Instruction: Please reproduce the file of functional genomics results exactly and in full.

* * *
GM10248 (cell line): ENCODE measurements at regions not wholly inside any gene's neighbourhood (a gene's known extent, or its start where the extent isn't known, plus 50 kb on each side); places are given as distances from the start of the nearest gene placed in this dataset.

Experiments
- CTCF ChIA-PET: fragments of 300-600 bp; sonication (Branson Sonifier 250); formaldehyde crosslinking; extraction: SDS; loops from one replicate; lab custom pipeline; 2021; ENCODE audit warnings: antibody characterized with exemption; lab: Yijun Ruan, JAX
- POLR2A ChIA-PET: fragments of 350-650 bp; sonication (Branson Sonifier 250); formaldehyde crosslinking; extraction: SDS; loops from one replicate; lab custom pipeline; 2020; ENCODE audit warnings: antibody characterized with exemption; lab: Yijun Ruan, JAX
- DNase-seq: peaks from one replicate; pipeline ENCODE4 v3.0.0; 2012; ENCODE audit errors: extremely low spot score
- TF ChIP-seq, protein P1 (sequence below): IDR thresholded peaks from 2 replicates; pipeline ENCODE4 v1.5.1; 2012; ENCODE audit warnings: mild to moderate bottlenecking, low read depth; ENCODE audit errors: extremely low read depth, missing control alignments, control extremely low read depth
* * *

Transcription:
GM10248 (cell line): ENCODE measurements at regions not wholly inside any gene's neighbourhood (a gene's known extent, or its start where the extent isn't known, plus 50 kb on each side); places are given as distances from the start of the nearest gene placed in this dataset.

Experiments
- CTCF ChIA-PET: fragments of 300-600 bp; sonication (Branson Sonifier 250); formaldehyde crosslinking; extraction: SDS; loops from one replicate; lab custom pipeline; 2021; ENCODE audit warnings: antibody characterized with exemption; lab: Yijun Ruan, JAX
- POLR2A ChIA-PET: fragments of 350-650 bp; sonication (Branson Sonifier 250); formaldehyde crosslinking; extraction: SDS; loops from one replicate; lab custom pipeline; 2020; ENCODE audit warnings: antibody characterized with exemption; lab: Yijun Ruan, JAX
- DNase-seq: peaks from one replicate; pipeline ENCODE4 v3.0.0; 2012; ENCODE audit errors: extremely low spot score
- TF ChIP-seq, protein P1 (sequence below): IDR thresholded peaks from 2 replicates; pipeline ENCODE4 v1.5.1; 2012; ENCODE audit warnings: mild to moderate bottlenecking, low read depth; ENCODE audit errors: extremely low read depth, missing control alignments, control extremely low read depth